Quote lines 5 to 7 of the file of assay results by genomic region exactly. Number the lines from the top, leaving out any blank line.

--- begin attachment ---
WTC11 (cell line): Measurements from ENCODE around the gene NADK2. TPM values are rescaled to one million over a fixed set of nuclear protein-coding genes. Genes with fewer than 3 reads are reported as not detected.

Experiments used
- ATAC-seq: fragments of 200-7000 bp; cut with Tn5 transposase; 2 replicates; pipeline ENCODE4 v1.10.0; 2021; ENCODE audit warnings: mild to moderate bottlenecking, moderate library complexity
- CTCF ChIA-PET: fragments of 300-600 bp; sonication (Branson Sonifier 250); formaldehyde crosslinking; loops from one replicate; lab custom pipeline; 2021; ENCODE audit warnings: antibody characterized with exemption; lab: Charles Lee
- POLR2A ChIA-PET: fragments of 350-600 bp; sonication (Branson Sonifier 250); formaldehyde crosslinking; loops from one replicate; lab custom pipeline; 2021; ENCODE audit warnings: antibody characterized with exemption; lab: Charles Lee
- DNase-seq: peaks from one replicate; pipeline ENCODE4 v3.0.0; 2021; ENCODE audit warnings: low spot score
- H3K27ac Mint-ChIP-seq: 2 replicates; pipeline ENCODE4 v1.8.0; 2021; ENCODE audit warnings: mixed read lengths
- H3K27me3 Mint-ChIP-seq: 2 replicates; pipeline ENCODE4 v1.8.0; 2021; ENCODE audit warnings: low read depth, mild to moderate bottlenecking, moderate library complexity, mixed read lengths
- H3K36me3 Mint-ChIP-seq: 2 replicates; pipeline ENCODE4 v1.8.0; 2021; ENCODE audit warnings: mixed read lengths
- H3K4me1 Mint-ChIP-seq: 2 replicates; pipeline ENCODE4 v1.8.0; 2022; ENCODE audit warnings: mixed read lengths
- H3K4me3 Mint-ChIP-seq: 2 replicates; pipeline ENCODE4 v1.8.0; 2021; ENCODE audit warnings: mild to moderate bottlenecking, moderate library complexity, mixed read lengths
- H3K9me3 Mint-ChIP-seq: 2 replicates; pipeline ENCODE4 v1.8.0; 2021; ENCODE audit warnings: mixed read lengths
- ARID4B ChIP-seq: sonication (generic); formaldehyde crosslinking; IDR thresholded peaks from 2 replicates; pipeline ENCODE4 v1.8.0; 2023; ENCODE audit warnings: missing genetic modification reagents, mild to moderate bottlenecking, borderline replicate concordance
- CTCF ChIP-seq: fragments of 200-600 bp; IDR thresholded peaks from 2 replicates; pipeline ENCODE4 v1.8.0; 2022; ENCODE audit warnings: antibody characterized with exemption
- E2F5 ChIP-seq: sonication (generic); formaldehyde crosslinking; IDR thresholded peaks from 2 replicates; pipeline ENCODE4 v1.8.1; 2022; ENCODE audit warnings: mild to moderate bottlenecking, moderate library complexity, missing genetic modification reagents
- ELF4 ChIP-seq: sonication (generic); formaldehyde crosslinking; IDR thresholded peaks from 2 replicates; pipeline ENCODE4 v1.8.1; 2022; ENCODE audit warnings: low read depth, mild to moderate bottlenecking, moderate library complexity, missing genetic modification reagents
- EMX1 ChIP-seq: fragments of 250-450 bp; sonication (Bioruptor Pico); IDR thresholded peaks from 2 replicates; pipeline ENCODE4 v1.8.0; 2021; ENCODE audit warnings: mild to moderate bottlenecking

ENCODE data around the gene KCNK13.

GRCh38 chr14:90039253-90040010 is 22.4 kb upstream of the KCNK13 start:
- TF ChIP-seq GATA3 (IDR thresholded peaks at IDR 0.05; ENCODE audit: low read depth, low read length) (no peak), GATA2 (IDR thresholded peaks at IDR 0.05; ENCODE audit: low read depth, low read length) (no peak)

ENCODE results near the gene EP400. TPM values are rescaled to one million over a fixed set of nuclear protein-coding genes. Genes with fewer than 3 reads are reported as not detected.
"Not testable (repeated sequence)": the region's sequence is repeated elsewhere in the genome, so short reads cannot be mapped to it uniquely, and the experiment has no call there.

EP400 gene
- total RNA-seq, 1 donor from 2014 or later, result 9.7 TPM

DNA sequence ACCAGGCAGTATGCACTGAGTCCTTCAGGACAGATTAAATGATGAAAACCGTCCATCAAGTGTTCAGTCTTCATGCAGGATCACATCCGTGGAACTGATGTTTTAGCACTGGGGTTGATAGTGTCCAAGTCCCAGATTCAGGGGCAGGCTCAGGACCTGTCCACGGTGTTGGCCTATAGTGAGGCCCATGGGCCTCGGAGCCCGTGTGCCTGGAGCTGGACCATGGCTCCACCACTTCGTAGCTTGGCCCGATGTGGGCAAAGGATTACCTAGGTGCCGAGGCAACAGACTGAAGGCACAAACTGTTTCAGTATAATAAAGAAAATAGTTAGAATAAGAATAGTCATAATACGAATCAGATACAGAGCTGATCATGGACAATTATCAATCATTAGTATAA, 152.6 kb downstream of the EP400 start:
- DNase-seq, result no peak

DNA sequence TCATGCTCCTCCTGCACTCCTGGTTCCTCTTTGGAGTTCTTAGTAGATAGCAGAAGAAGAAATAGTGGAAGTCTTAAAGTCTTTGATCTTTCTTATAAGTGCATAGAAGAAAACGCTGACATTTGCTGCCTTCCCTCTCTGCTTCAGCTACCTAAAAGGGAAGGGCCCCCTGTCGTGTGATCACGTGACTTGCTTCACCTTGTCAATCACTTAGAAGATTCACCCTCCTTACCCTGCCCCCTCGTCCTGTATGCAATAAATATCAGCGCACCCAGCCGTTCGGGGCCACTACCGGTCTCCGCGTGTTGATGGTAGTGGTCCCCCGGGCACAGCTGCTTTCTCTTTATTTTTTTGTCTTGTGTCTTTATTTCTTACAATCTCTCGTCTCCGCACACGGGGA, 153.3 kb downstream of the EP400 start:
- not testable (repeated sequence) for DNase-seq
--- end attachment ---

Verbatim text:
- POLR2A ChIA-PET: fragments of 350-600 bp; sonication (Branson Sonifier 250); formaldehyde crosslinking; loops from one replicate; lab custom pipeline; 2021; ENCODE audit warnings: antibody characterized with exemption; lab: Charles Lee
- DNase-seq: peaks from one replicate; pipeline ENCODE4 v3.0.0; 2021; ENCODE audit warnings: low spot score
- H3K27ac Mint-ChIP-seq: 2 replicates; pipeline ENCODE4 v1.8.0; 2021; ENCODE audit warnings: mixed read lengths